Pictures from around the world are casting a spotlight on this weekend's supermoon - the biggest, brightest full moon of the year - and now is the perfect time to get in on the action yourself.
The moon is even getting some love from the International Space Station, where NASA astronaut Karen Nyberg tweeted out a picture of moonrise over New Brunswick. In her picture, the lunar disk doesn't seem all that super, because of the comparison with Earth's broad, gently curving horizon.
It's true that this full moon is only about 14 percent wider and 30 percent brighter than it would be at its dimmest. Nevertheless, Supermoon Weekend is a fine occasion to shower some extra attention on our closest celestial neighbor. There's a super view on Saturday night as well as Sunday night.
Japanese Prime Minister Shinzo Abe defended his reflationary policy, dubbed Abenomics, on Friday while opposition leaders argued it is failing, after the House of Representatives was dissolved on the day for a snap election. (Jiji Press)
Japan's Lower House speaker has issued a very unusual order. He told lawmakers to redo their "banzai" cheers because some chimed in before he finished reading the official declaration to dissolve the chamber. (NHK)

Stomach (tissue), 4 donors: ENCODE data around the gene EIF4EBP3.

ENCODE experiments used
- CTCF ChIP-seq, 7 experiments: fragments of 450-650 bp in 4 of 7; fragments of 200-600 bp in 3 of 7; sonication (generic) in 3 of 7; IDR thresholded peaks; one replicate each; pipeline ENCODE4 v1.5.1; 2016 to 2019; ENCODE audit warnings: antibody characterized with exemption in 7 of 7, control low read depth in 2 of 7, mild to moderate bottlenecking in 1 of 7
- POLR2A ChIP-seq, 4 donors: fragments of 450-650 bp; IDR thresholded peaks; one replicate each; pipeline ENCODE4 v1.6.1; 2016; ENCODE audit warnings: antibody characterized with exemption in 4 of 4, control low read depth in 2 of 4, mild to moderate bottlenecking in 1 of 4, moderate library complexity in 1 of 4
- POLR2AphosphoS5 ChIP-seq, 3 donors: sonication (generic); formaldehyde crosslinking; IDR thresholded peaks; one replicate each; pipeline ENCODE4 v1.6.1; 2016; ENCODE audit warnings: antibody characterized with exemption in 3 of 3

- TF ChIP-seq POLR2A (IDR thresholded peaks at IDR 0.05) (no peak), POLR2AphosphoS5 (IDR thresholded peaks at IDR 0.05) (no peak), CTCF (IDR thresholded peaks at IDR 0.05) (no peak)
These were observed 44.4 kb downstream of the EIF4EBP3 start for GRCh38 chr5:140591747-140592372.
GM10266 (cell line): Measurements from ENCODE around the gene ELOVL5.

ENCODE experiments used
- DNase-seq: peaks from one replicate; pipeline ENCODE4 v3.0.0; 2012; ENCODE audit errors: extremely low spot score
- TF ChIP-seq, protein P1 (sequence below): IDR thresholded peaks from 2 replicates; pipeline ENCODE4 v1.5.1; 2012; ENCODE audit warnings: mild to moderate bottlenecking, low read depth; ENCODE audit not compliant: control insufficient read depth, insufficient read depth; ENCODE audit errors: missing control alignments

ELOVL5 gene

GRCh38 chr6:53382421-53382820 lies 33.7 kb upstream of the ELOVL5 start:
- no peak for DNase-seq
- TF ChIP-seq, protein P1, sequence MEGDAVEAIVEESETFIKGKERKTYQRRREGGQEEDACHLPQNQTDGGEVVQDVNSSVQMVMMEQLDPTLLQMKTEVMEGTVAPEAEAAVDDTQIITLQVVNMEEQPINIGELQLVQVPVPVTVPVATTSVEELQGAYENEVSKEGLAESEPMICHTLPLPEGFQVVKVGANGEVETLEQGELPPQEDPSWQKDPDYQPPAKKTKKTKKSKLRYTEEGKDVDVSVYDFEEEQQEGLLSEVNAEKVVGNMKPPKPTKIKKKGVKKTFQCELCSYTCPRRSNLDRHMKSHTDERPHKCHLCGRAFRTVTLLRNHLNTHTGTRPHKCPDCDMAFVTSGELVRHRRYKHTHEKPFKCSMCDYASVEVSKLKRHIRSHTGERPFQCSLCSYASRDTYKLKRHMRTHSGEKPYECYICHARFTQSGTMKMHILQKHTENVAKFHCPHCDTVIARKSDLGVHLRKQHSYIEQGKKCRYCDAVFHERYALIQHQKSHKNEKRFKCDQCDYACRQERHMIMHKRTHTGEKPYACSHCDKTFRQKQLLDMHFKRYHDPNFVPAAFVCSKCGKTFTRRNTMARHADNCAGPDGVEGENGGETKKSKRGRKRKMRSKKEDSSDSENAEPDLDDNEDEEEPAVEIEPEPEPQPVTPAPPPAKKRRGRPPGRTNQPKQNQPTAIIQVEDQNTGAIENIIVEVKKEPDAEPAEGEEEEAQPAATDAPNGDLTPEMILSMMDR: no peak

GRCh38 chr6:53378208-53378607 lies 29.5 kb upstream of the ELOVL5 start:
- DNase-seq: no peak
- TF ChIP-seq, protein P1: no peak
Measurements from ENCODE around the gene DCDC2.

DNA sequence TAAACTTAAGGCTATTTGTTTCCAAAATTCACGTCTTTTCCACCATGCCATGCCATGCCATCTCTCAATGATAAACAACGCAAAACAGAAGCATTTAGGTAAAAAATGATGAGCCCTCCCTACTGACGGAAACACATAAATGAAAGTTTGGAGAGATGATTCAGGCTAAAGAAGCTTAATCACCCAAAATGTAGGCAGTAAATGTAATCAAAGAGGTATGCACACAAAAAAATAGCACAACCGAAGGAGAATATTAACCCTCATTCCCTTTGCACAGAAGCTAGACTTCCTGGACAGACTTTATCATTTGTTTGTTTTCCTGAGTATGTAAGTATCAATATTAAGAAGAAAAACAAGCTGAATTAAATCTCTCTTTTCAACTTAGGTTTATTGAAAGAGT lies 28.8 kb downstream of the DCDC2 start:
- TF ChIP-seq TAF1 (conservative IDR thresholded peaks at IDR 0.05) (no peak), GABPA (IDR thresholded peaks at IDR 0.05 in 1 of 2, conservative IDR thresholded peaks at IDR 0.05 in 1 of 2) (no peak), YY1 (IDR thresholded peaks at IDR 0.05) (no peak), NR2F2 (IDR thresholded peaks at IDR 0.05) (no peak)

Murder suspect Chisako Kakehi invested most of the about Y1 billion she inherited from her spouses and lovers in futures trading and other financial products over the past few years, The Yomiuri Shimbun has learned from investigative sources. (The Japan News)
Japanese public prosecutors on Friday demanded a prison sentence of 10 years for Yusuke Katayama, who is accused of hijacking other people's personal computers and using them to send online threats. (Jiji Press)
According to various Japanese news sources, 83-year-old retiree Yasuji Shibata was arrested for selling obscene material via an Internet auction in April for 3,400 yen (about US$28) after police found explicit photos in his home on November 16. (rocketnews24.com)
Police raided Internet proxy server operators across Japan on Wednesday over a spate of online banking fraud cases, with at least two of the operators suspected of helping illegal access from China. (Jiji Press)